The circa 19,000 cabin employees will receive a wage increase of one percent as of 1 October 2016, and an additional two percent as of 1 January 2018. The collective labour agreement for wages will remain in place until 30 June 2019.
Lufthansa and UFO have agreed on a new qualification-based compensation structure for cabin staff. The company will offer an eighteen-month training course at the bachelor level in cooperation with the Chamber of Industry and Commerce. This will allow Lufthansa to further increase the already high standard of qualification and service of its staff. In future, only flight attendants who have completed this training will be eligible for compensation above level eight, which corresponds to a basic compensation of 2,150 Euros per month.
Sustainable strengthening of competitive position through cost monitoring
Together, Lufthansa and UFO have defined a target corridor for cabin personnel costs. Personnel costs are to be lowered by ten percent per block hour compared to the currently projected development.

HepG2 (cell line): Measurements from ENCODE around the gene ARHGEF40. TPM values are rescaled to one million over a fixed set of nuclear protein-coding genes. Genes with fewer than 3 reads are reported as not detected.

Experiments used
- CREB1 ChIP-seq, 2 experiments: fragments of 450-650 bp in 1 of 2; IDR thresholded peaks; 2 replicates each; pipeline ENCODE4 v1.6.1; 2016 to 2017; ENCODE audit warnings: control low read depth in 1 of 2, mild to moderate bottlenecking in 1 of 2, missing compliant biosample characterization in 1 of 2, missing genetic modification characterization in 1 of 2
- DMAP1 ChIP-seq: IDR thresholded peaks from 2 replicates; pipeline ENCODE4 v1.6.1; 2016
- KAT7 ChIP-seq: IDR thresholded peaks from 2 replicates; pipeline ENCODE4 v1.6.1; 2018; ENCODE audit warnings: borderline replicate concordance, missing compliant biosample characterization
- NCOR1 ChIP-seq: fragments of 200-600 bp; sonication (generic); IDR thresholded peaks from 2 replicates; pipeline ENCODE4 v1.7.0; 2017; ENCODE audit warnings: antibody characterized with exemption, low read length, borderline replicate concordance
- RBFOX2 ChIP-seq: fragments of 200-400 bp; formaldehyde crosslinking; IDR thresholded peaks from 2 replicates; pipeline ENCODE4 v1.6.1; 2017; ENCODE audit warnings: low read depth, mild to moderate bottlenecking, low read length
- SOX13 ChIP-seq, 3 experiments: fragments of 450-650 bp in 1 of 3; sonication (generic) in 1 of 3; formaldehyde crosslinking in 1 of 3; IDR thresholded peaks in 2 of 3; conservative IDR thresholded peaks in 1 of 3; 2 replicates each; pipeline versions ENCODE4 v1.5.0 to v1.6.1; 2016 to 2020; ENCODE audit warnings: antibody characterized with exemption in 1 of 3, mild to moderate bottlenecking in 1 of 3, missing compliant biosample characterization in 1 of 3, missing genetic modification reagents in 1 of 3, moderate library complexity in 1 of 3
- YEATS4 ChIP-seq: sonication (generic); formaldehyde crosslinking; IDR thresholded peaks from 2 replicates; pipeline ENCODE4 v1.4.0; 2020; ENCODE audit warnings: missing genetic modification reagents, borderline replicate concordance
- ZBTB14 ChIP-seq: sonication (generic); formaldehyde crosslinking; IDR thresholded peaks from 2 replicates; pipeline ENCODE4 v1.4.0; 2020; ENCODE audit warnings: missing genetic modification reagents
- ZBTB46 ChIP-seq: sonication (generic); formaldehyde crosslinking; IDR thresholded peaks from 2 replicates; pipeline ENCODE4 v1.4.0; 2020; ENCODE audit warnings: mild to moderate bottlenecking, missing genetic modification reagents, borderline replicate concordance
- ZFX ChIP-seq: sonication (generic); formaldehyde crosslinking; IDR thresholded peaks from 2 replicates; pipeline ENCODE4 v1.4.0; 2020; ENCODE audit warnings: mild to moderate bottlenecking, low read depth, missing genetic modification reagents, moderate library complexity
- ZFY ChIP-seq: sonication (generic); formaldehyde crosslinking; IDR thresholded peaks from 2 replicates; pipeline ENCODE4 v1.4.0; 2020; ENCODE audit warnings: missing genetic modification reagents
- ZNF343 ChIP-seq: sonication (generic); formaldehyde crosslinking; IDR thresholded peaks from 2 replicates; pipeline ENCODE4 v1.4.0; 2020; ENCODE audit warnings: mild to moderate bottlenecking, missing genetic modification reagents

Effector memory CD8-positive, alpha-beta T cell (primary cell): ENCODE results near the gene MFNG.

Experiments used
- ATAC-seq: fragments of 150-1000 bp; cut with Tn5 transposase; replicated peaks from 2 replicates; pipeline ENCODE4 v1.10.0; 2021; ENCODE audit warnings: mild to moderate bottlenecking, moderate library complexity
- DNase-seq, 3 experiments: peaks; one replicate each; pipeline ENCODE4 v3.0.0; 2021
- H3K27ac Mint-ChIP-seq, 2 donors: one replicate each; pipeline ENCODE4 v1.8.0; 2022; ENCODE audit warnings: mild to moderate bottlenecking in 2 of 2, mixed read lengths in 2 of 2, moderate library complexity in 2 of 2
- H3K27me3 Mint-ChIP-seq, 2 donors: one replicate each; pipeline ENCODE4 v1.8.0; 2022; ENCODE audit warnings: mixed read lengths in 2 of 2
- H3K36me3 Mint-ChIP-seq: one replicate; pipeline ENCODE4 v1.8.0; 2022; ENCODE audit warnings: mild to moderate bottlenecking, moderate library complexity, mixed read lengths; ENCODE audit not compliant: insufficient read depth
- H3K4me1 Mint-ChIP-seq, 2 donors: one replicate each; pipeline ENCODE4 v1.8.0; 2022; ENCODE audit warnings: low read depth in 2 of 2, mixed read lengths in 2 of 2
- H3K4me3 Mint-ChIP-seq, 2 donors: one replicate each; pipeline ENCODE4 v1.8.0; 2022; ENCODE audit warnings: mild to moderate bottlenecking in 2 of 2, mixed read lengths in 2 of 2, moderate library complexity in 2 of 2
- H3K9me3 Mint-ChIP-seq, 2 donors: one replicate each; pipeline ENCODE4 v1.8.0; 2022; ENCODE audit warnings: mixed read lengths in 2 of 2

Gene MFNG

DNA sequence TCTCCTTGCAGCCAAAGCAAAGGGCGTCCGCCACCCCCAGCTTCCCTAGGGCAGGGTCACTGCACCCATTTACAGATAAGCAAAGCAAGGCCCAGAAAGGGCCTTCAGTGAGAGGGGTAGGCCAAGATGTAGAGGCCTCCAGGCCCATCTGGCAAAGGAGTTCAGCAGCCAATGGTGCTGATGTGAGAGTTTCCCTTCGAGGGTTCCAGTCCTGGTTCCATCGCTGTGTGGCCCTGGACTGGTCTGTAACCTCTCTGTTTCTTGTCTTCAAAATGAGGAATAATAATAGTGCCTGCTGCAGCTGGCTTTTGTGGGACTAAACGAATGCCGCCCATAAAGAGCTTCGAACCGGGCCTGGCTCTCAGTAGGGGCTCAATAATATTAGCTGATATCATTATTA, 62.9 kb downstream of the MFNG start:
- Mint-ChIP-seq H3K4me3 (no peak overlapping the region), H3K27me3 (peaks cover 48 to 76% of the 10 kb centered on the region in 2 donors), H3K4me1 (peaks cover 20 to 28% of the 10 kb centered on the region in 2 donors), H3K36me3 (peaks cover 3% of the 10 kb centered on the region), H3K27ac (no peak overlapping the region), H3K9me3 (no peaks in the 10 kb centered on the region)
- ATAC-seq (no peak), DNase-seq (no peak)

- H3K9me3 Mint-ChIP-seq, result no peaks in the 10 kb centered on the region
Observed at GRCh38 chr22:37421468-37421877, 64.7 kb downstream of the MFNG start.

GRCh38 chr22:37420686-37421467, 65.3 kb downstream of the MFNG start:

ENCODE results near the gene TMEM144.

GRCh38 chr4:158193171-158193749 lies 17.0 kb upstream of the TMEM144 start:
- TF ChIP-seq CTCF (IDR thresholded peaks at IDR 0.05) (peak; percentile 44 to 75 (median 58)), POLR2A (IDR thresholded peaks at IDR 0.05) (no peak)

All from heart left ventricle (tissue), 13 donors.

Employment is guaranteed for all Lufthansa cabin employees until 2021, as the company has ruled out redundancies for the duration of five years. In addition, it has been agreed that Lufthansa airplanes may not be operated with external cabin staff until 2023. Lufthansa offers good job prospects in the cabin in any case. The company already announced in January that it intends to hire 1,400 new flight attendants this year.
“We would like to thank Matthias Platzeck for his support. Together with him and UFO we have managed to reach a solution at the bargaining table out of the public eye,” says Volkens. “It was a struggle to reach an agreement in which it was necessary for both sides to make cutbacks from their original position. The current compromise demonstrates that the effort was worthwhile.”
“Mr. Platzeck managed very neatly to bring our diverging interests together in the best possible way: Lufthansa has achieved economic and political security without taking anything away from individual employees at any point,” says Nicoley Baublies, the union’s chief negotiator.
“The opportunity for the economic growth of the company, as well as the preservation of individual rights and adequate circumstances for the flight attendants are the foundation on which this arbitration result rests. I am very thankful to both parties for moving closer together over the course of the negotiations and for managing to build up trust toward each other. It was an important requirement for both sides to understand the respective motivations for the argumentation of the other party without the burden of prejudice. They agreed on mechanisms going forward that should, in the spirit of trust, offer protection from a renewed hardening of the situation and not put any strain on customers, staff and shareholders,” emphasises Matthias Platzeck, former Prime Minister of Brandenburg.